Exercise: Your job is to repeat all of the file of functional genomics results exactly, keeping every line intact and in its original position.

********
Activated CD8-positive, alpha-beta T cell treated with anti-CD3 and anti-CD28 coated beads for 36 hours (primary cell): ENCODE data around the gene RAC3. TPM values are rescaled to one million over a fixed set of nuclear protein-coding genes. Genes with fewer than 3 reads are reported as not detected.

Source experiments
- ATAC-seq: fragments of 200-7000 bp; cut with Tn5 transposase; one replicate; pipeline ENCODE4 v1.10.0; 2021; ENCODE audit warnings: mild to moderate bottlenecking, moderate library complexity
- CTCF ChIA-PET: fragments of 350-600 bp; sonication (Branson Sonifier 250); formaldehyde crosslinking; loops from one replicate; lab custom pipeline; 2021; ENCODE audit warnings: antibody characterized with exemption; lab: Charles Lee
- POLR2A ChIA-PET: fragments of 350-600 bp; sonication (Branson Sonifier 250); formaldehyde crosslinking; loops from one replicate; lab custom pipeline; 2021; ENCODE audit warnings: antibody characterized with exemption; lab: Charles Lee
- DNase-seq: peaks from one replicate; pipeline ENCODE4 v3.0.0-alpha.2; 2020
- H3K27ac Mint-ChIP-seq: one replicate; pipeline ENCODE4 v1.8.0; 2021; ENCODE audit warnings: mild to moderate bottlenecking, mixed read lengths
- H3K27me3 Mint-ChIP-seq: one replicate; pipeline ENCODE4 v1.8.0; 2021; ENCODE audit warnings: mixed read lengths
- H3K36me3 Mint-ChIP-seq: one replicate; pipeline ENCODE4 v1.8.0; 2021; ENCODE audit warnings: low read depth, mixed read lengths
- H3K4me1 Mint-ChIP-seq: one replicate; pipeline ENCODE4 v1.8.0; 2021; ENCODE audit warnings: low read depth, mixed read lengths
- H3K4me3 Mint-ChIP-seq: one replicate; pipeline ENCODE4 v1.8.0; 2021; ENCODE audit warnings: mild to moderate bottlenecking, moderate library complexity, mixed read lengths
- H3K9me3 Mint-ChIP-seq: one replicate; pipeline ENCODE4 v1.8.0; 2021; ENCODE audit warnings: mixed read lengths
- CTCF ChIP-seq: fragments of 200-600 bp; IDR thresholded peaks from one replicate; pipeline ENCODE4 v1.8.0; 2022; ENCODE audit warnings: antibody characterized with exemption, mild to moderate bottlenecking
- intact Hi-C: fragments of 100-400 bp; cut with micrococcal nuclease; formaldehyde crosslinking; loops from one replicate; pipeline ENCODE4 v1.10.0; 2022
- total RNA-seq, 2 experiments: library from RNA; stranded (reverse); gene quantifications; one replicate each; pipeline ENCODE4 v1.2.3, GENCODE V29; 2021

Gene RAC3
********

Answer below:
Activated CD8-positive, alpha-beta T cell treated with anti-CD3 and anti-CD28 coated beads for 36 hours (primary cell): ENCODE data around the gene RAC3. TPM values are rescaled to one million over a fixed set of nuclear protein-coding genes. Genes with fewer than 3 reads are reported as not detected.

Source experiments
- ATAC-seq: fragments of 200-7000 bp; cut with Tn5 transposase; one replicate; pipeline ENCODE4 v1.10.0; 2021; ENCODE audit warnings: mild to moderate bottlenecking, moderate library complexity
- CTCF ChIA-PET: fragments of 350-600 bp; sonication (Branson Sonifier 250); formaldehyde crosslinking; loops from one replicate; lab custom pipeline; 2021; ENCODE audit warnings: antibody characterized with exemption; lab: Charles Lee
- POLR2A ChIA-PET: fragments of 350-600 bp; sonication (Branson Sonifier 250); formaldehyde crosslinking; loops from one replicate; lab custom pipeline; 2021; ENCODE audit warnings: antibody characterized with exemption; lab: Charles Lee
- DNase-seq: peaks from one replicate; pipeline ENCODE4 v3.0.0-alpha.2; 2020
- H3K27ac Mint-ChIP-seq: one replicate; pipeline ENCODE4 v1.8.0; 2021; ENCODE audit warnings: mild to moderate bottlenecking, mixed read lengths
- H3K27me3 Mint-ChIP-seq: one replicate; pipeline ENCODE4 v1.8.0; 2021; ENCODE audit warnings: mixed read lengths
- H3K36me3 Mint-ChIP-seq: one replicate; pipeline ENCODE4 v1.8.0; 2021; ENCODE audit warnings: low read depth, mixed read lengths
- H3K4me1 Mint-ChIP-seq: one replicate; pipeline ENCODE4 v1.8.0; 2021; ENCODE audit warnings: low read depth, mixed read lengths
- H3K4me3 Mint-ChIP-seq: one replicate; pipeline ENCODE4 v1.8.0; 2021; ENCODE audit warnings: mild to moderate bottlenecking, moderate library complexity, mixed read lengths
- H3K9me3 Mint-ChIP-seq: one replicate; pipeline ENCODE4 v1.8.0; 2021; ENCODE audit warnings: mixed read lengths
- CTCF ChIP-seq: fragments of 200-600 bp; IDR thresholded peaks from one replicate; pipeline ENCODE4 v1.8.0; 2022; ENCODE audit warnings: antibody characterized with exemption, mild to moderate bottlenecking
- intact Hi-C: fragments of 100-400 bp; cut with micrococcal nuclease; formaldehyde crosslinking; loops from one replicate; pipeline ENCODE4 v1.10.0; 2022
- total RNA-seq, 2 experiments: library from RNA; stranded (reverse); gene quantifications; one replicate each; pipeline ENCODE4 v1.2.3, GENCODE V29; 2021

Gene RAC3